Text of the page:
Frontpage, Interview, Overwatch

Portsmouth Pimps: Building a Team from the Ground Up

Portsmouth Esports society only began in November on 2018 but have already hit the ground running with teams for not only the Overwatch Campus Clash but the CS:GO University Championship, League of Legends University Series, University Siege League and PUBG. I caught up with IDontWannaBeU, captain of the Portsmouth Pimps and a rep from the society, to see how their very first split has been playing out.

IDontWannaBeU began by describing how the society formed. “We had the gaming society, but it wasn’t esports orientated it, was more casual, and me and a bunch of first years and a few friends got together and made the esports society which focuses all on esports.” Portsmouth was unable to field a team in this academic year’s Winter split and this is the very first Campus Clash team for many of the players. “There was one that competed last year, they didn’t compete in winter, but they did compete last year, in Spring. They didn’t do too well, I wasn’t here last year but I got told. “

While a lot of teams have been around for a while now and are able to build from previous rosters, Portsmouth lacked that foundation. I was eager to ask how they went about forming a team from scratch. “I qualified for the Portsmouth Pirates Champions (affiliated with the GAME BELONG Portsmouth arena) team with a friend, and there we met a few people who actually go to our uni.” Using those they met at BELONG as a starting point they were then able to flesh out the roster. “My friend, she’s on our team as well, she formed the team. She really wanted to do this NUEL thing so she formed it, she found a bunch of players.”

Going into my first NUEL tournament I felt a mixture of nervousness and an eagerness to just jump into it. I asked if the Portsmouth team felt something similar coming into the Campus Clash. “We had a bit of both, because, we didn’t know what the prize was, we didn’t look at it and also didn’t know about the other teams so we were a bit of both.” IDontWannaBeU, however, was excited at the prospect of competing. “It’s the only competitive game I actually enjoy and while I also play Rainbow Six and Counter-Strike all the time, Overwatch is the only one I enjoy, so I thought, ‘why not jump in.'”

That said, due to unforeseen circumstances, Portsmouth was unable to play in the first week. “We missed the first week due to complications with not having enough players. It was a bunch of issues, a few of our teammates couldn’t make it, so we decided to call it off.” Fortunately, their luck turned for the better in the second week. “The next week over we were determined to just get a team out. We did and we won I think one of our games, one of our best of threes, but it was good fun, we all enjoyed it.”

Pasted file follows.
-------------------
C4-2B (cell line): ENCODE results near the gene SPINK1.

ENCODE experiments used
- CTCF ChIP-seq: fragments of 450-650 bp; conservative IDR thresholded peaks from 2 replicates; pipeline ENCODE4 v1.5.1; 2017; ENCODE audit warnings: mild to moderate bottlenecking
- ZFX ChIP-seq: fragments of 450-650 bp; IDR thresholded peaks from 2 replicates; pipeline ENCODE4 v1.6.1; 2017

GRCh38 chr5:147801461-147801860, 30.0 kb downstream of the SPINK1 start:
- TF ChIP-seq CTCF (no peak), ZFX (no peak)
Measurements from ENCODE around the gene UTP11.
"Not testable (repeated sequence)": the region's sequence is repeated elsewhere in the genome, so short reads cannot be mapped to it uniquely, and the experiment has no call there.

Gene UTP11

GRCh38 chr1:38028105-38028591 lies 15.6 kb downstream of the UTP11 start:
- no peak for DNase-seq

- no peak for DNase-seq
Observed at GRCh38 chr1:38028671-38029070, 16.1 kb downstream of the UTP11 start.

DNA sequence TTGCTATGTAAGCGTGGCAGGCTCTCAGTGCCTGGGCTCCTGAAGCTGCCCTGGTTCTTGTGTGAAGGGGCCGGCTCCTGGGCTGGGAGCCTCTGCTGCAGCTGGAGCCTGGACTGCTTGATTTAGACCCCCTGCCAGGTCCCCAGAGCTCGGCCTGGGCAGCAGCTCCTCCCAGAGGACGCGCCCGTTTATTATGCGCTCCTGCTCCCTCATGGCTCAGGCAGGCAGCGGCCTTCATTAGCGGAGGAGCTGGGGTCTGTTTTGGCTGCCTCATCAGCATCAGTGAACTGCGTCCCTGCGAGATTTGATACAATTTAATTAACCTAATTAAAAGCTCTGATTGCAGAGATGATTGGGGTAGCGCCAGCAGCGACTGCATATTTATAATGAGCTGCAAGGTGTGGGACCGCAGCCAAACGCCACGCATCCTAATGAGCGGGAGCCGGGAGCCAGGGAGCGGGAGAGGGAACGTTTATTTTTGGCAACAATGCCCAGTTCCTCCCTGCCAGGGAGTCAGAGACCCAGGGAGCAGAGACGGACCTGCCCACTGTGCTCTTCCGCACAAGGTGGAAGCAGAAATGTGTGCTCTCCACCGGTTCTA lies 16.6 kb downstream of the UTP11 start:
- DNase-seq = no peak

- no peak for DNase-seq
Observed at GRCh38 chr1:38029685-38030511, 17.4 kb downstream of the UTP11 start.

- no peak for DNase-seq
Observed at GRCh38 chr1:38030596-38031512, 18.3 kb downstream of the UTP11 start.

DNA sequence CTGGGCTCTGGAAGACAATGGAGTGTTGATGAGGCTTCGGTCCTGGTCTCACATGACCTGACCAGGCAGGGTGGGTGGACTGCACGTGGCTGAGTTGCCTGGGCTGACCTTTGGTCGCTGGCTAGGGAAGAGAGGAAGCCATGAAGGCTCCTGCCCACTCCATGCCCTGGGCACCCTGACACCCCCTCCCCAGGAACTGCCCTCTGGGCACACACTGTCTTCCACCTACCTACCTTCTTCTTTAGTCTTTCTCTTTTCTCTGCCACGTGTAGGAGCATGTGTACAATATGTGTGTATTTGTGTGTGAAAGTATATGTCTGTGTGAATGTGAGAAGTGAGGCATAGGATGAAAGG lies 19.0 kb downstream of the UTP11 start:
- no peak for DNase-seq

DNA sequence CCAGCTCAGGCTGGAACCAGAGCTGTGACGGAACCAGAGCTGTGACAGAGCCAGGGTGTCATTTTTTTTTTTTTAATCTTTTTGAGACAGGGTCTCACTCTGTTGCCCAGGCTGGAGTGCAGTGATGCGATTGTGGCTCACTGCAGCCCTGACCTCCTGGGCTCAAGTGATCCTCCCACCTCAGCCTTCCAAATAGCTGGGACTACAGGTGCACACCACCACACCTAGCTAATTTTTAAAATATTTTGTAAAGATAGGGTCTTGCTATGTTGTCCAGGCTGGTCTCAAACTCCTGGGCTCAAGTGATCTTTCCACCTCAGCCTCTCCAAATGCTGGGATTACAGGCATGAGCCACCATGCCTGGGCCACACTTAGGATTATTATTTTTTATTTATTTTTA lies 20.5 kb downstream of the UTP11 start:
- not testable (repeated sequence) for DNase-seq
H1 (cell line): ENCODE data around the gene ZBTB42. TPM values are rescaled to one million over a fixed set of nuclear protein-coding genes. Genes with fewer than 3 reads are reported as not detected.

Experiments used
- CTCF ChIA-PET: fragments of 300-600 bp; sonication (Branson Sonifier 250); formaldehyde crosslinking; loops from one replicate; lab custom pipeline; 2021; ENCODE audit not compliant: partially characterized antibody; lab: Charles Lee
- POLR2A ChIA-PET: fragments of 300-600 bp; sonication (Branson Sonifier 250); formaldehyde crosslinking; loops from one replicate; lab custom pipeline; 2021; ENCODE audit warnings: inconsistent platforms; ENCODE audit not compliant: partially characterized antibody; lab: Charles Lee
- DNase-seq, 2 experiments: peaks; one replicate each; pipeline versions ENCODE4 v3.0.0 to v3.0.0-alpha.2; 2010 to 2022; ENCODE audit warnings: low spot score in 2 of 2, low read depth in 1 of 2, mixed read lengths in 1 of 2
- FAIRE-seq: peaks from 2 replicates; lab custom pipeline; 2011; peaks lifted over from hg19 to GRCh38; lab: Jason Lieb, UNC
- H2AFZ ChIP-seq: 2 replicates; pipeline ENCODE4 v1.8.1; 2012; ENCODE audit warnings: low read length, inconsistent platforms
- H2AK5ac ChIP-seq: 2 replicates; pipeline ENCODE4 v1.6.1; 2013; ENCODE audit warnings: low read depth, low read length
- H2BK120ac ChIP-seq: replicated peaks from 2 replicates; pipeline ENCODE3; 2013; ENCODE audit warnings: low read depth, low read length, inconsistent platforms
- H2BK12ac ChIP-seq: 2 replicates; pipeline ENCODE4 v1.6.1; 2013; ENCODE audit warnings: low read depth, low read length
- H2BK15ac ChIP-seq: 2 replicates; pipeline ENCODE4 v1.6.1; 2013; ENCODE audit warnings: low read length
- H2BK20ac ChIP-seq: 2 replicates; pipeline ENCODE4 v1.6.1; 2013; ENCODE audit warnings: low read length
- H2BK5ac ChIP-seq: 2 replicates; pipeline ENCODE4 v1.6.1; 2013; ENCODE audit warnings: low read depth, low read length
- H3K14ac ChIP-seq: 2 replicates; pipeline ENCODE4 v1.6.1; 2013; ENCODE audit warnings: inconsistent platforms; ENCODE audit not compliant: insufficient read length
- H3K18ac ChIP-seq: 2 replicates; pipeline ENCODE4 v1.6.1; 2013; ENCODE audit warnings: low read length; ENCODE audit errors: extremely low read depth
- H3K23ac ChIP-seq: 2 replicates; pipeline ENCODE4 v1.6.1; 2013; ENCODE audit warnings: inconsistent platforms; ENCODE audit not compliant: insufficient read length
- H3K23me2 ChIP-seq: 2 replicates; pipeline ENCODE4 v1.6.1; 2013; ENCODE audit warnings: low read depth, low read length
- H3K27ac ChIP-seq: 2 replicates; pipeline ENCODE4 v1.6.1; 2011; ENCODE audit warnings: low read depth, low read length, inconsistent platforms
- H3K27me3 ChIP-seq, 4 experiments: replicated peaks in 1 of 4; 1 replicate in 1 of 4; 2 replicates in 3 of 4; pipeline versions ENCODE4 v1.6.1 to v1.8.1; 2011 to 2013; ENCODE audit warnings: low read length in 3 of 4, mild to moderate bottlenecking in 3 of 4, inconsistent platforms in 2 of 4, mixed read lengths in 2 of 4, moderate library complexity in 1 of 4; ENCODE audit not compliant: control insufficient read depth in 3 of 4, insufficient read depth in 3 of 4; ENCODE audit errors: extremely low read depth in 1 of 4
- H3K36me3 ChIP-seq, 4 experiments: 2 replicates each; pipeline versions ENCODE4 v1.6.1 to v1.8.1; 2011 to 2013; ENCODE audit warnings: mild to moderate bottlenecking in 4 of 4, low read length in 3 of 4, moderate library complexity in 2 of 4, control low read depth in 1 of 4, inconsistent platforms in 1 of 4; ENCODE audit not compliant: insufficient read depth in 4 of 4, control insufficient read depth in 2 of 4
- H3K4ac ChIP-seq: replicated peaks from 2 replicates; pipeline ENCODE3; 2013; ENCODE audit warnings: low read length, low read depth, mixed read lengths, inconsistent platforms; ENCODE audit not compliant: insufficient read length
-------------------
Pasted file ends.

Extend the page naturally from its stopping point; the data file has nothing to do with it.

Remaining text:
Winning your first point in a tournament is a pretty significant milestone, and IDontWannaBeU described the moment. “It was great fun, because the other team didn’t play the three-three meta and we were like ‘h they’re not playing it, so why do we have to play it.’ So we switched up, we went quad DPS just to try things out.” A lot of the Portsmouth players are DPS mains, so the quad DPS composition which grew out of Contenders and is being seen in the Overwatch League seems like a good fit. “We all just jumped on DPS and we rolled the other team. It was a fun game, the next one was a close one.”

Unfortunately, the team ran into trouble again in their third week. “Week 3 we couldn’t get a team out again due to more issues, but this Monday coming were definitely playing because I’ve met some people through belong again who go to our uni. We’re looking at around 9 so that should be a lot of players.” But expanding the roster wasn’t the only lesson learnt from previous weeks. “We can’t play three-three to save our lives so we have to rely on a composition that will break goats, so like a Reaper, or a Pharah, or something similar. Because we’re mainly DPS orientated it’s going to be a difficult one.”

Though not being the one who formed the team, IDontWannaBeU has invested himself into the captain’s role. “I’m the one who’s like organising it. Every Monday, before I go to uni, before I go to my 10am, I’m messaging each and every person in the team ‘can you make it tonight,’ and I’ve opened up my Monday nights for this.” But beyond the organising, IDontWannaBeU also drives the team forward once they’re into a match. “In-game I’d say I’m ‘in-game-leading,’  like, telling people what to play or what they’re comfortable on like go for it etc.”

Each week, around 5% of teams drop out of the tournament. I asked what motivates Portsmouth to keep coming together each week. ” Our esports society, slash, our Discord has quite a big Overwatch base. It’s mainly Counter-Strike, League of Legends, but Overwatch is growing and I feel like people want something to do.” But growing their Overwatch base isn’t their only goal. “We are aiming to get recognised by the other bigger teams and also the other bigger unis,”…” to get known and be on the board and be able to compete against the bigger names.”

In spite of being only three months old, Portsmouth Esports Society has grown quickly. I asked for a few words that might inspire students at other universities to also make the leap. “I think if the uni’s gaming society doesn’t support esports then make your own esports society, branch off. We are friends with the gaming society, but we’ve branched off and are now competing in a way against them. So basically, create your own esports society if there isn’t anything supporting it. Otherwise, we didn’t really have a community for this, for NUEL.”

Many thanks to IDontWannaBeU and we wish Portsmouth Pimps luck in the weeks to come.

Leave a Reply

Theme by Anders Norén